Without a doubt, the life of a first-year teacher anywhere is a challenging, uphill battle and the tremendous poverty and limited resources that most racially segregated Delta public schools face have made student achievement seem at best a distant dream and even caused me to at times question my two-year commitment to TFA and my life-long commitment to an ethic of public service. Nonetheless, with each test passed by myself and by my students (not necessarily multiple-choice), I am reminded of the essential need for good people to become the change they want to see in the world. I would have no grounds to say anything about the pervasive opportunity gaps in the United States if I wasn’t willing to do “whatever it takes,” in the words of the inspirational Harlem Children’s Zone CEO, Geoffrey Canada.

Having worked with organizations such as the New York-based Agenda for Children Tomorrow, BTC, and now TFA, I recognize the importance of a bottoms-up / top-down approach to tackling society’s most persistent problems. It takes teachers and principals, politicians and citizens, parents and grandparents, all of whom must commit an unwavering dedication to bettering the educational opportunities offered to every child in the United States.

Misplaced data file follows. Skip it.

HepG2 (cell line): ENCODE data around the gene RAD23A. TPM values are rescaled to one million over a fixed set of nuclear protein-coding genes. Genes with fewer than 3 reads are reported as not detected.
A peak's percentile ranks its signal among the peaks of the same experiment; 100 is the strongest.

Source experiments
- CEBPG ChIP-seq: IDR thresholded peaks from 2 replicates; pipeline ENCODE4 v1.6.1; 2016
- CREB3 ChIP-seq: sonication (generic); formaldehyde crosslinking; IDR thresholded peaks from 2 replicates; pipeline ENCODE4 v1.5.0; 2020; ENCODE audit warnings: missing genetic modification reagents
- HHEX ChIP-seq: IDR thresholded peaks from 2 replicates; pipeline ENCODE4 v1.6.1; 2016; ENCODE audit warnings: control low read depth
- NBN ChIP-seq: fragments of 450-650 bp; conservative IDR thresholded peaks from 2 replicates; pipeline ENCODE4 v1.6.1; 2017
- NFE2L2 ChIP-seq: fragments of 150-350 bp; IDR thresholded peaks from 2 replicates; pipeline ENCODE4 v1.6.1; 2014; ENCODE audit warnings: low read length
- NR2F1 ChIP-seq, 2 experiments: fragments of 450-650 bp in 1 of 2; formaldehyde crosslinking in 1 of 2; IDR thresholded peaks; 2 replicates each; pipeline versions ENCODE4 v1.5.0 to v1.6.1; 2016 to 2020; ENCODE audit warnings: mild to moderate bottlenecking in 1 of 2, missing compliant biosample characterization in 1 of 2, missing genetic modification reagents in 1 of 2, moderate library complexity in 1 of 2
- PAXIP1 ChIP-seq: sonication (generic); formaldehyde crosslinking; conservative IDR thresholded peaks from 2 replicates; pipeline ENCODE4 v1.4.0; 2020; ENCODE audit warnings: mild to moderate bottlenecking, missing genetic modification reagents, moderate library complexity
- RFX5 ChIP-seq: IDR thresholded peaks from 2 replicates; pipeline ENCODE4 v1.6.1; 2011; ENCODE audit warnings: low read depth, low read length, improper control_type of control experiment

In addition to how to cook the perfect breakfast in under 10 minutes because I’ve slept through my alarm, I have also learned that it is rarely wise to discount your own passion. Maybe I’m not the perfect Black male role model for my students, and I’m certainly not the world’s greatest teacher, but I am here working to make a positive difference in my kids’ lives where, unlike the rising waters of the River, we don’t need a levee to hold back a flood of positive male figures in the lives of my children. Wherever you go, whatever you do, strive to leave that place better than it was when you found it. True passion paired with skillful strategy can lead to significant gains in an individual’s growth, in a community’s empowerment, and even a better world. I, like my fellow corps members and other passionate individuals, see a condition that needs to change; who better to be that change?

2012 Update: If you have time, I recommend you read this article about a really talented TFA-Delta CM’10 who has a student attending Harvard this upcoming year.

3 Responses

  1. Moseis